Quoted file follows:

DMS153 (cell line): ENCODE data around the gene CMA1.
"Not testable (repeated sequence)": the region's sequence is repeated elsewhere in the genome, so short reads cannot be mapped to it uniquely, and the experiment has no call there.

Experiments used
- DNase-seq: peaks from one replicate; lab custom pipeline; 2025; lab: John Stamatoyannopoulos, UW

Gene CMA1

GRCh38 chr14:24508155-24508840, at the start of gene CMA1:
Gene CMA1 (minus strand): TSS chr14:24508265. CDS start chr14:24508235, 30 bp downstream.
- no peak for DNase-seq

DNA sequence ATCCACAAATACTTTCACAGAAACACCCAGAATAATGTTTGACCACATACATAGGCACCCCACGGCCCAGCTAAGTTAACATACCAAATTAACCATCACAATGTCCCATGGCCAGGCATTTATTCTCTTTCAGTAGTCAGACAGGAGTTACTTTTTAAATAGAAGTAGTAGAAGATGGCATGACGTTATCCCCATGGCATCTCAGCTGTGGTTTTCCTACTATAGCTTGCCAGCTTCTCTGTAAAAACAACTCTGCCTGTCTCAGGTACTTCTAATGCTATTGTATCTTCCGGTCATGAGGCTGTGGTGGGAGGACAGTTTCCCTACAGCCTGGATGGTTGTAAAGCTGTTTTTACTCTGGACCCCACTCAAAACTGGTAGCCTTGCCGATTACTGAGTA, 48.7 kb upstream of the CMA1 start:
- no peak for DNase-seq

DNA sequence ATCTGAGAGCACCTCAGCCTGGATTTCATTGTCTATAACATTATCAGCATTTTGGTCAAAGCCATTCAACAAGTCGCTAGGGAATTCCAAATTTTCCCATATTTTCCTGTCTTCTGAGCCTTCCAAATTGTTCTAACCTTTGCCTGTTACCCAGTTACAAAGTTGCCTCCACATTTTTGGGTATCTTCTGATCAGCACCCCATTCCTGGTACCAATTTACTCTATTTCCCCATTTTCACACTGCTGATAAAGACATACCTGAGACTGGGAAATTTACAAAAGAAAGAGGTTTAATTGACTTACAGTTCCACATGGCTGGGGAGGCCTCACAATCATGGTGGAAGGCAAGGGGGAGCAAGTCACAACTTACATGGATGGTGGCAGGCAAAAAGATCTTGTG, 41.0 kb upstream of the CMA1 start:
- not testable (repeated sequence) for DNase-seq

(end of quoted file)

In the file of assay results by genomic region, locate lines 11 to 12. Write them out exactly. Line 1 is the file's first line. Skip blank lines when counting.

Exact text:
DNA sequence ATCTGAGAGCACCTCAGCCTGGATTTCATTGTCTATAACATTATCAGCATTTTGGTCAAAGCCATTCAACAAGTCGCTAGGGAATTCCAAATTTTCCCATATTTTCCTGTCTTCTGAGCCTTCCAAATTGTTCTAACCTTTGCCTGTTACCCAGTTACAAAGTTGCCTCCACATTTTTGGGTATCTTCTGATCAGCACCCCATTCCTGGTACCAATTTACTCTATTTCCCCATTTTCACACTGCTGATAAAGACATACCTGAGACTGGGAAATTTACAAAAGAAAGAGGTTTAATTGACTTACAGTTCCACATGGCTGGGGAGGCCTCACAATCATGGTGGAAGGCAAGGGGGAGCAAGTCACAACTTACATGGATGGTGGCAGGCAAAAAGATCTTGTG, 41.0 kb upstream of the CMA1 start:
- not testable (repeated sequence) for DNase-seq